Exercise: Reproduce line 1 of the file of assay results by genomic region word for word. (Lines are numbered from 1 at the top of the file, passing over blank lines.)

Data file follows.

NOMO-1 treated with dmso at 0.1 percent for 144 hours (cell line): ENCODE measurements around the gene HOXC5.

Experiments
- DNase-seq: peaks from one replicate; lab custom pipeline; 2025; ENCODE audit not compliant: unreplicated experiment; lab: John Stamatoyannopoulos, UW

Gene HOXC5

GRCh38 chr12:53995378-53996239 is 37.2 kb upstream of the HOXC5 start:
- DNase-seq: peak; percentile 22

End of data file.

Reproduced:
NOMO-1 treated with dmso at 0.1 percent for 144 hours (cell line): ENCODE measurements around the gene HOXC5.